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04 December 2020

Taylor's Case Study: The Future of Travelling

Whether it’s because of a lockdown or the fear of going about due to COVID-19, travelling has become a distant memory to many of us, regardless of where we’re living. While we did have some form of freedom in travelling around our own countries when the cases started stabilising, the reality of the second wave has resulted in many people staying at home all over again.

If you’re one of the many people who long to experience the beautiful sceneries and cultures but aren’t able to travel due to the pandemic or other reasons, virtual tourism may be the long-term answer we’re looking for.

Breaking the Boundaries With Virtual Tourism

While nothing beats experiencing the place in person, virtual tourism definitely works wonders especially when you’re bored looking at the same four walls of your house. But what exactly is virtual tourism?

Think VR meets your favourite holiday destination and you’ve got the very foundation of what makes virtual tourism. This can then be further enhanced to add videos, interactive features, and even different elements like music, sound effect, and narration to enhance the experience for the ‘tourist’. You can pretty much travel anywhere, at any time, without any travel restrictions through virtual tourism.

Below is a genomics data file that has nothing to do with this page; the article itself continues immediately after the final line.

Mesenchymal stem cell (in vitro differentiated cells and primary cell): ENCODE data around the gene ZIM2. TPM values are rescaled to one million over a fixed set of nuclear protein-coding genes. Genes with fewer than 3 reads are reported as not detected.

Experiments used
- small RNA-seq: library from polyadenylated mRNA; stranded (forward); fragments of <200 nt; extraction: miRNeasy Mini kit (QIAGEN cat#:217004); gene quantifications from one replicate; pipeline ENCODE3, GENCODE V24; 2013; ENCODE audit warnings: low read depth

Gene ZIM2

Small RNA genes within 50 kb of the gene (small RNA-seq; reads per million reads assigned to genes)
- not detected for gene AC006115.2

With virtual reality, travelling is no longer restricted to those who are mobile and can afford it.

Travel restriction isn’t the only issue addressed by virtual tourism. Many of us may just be getting used to the idea of not being able to travel freely and experience different places and cultures due to the pandemic, but there are many others who haven’t been able to travel to different destinations due to illnesses and even old age. So, virtual tourism is a huge asset to the travel industry as it caters to everyone’s different and unique needs. 

Recently, Dr. Rokhshad Tavakoli, Senior Lecturer from the School of Hospitality, Tourism, and Events at Taylor’s University, along with a team of researchers, won the Pacific Asia Travel Association (PATA) Gold Award 2020 in the ‘Tourism for All’ category through her research on virtual tourism for senior citizens, making us the only Malaysian organisation to win this award this year.

Filling in the Gaps With Knowledge and Interest

Dr. Rokhshad’s journey started upon completing her undergraduate in Computer Software Engineering with a thesis in application of map guides for tourists. The focus on tourism then led her to join a Cultural and Heritage Organisation in Iran as Head of Informatics. 

During her time there, she developed websites for promoting tangible and intangible heritage in Fars and Khuzestan province in three languages — Persian, English, and French. “It gave me the opportunity to understand the existence of a gap between the tourism sector and technology.”